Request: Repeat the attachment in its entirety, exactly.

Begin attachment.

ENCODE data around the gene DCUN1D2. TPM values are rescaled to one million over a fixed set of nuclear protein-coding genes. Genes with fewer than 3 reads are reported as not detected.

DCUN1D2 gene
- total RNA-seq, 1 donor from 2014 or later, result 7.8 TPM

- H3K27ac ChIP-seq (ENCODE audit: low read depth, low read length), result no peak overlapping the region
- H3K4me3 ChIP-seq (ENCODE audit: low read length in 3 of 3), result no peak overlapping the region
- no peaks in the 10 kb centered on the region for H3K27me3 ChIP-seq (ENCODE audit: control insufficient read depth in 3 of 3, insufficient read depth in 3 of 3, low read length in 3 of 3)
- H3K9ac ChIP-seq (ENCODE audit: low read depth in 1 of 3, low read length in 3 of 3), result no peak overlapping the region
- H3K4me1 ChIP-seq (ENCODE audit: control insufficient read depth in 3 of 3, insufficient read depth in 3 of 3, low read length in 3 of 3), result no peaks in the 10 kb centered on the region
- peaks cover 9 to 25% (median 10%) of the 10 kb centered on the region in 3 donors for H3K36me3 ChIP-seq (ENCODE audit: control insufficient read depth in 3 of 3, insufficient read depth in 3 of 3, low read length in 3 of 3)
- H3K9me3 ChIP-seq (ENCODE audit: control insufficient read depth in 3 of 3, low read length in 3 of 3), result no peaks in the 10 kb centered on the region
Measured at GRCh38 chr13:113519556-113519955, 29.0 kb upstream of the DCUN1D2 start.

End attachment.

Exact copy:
ENCODE data around the gene DCUN1D2. TPM values are rescaled to one million over a fixed set of nuclear protein-coding genes. Genes with fewer than 3 reads are reported as not detected.

DCUN1D2 gene
- total RNA-seq, 1 donor from 2014 or later, result 7.8 TPM

- H3K27ac ChIP-seq (ENCODE audit: low read depth, low read length), result no peak overlapping the region
- H3K4me3 ChIP-seq (ENCODE audit: low read length in 3 of 3), result no peak overlapping the region
- no peaks in the 10 kb centered on the region for H3K27me3 ChIP-seq (ENCODE audit: control insufficient read depth in 3 of 3, insufficient read depth in 3 of 3, low read length in 3 of 3)
- H3K9ac ChIP-seq (ENCODE audit: low read depth in 1 of 3, low read length in 3 of 3), result no peak overlapping the region
- H3K4me1 ChIP-seq (ENCODE audit: control insufficient read depth in 3 of 3, insufficient read depth in 3 of 3, low read length in 3 of 3), result no peaks in the 10 kb centered on the region
- peaks cover 9 to 25% (median 10%) of the 10 kb centered on the region in 3 donors for H3K36me3 ChIP-seq (ENCODE audit: control insufficient read depth in 3 of 3, insufficient read depth in 3 of 3, low read length in 3 of 3)
- H3K9me3 ChIP-seq (ENCODE audit: control insufficient read depth in 3 of 3, low read length in 3 of 3), result no peaks in the 10 kb centered on the region
Measured at GRCh38 chr13:113519556-113519955, 29.0 kb upstream of the DCUN1D2 start.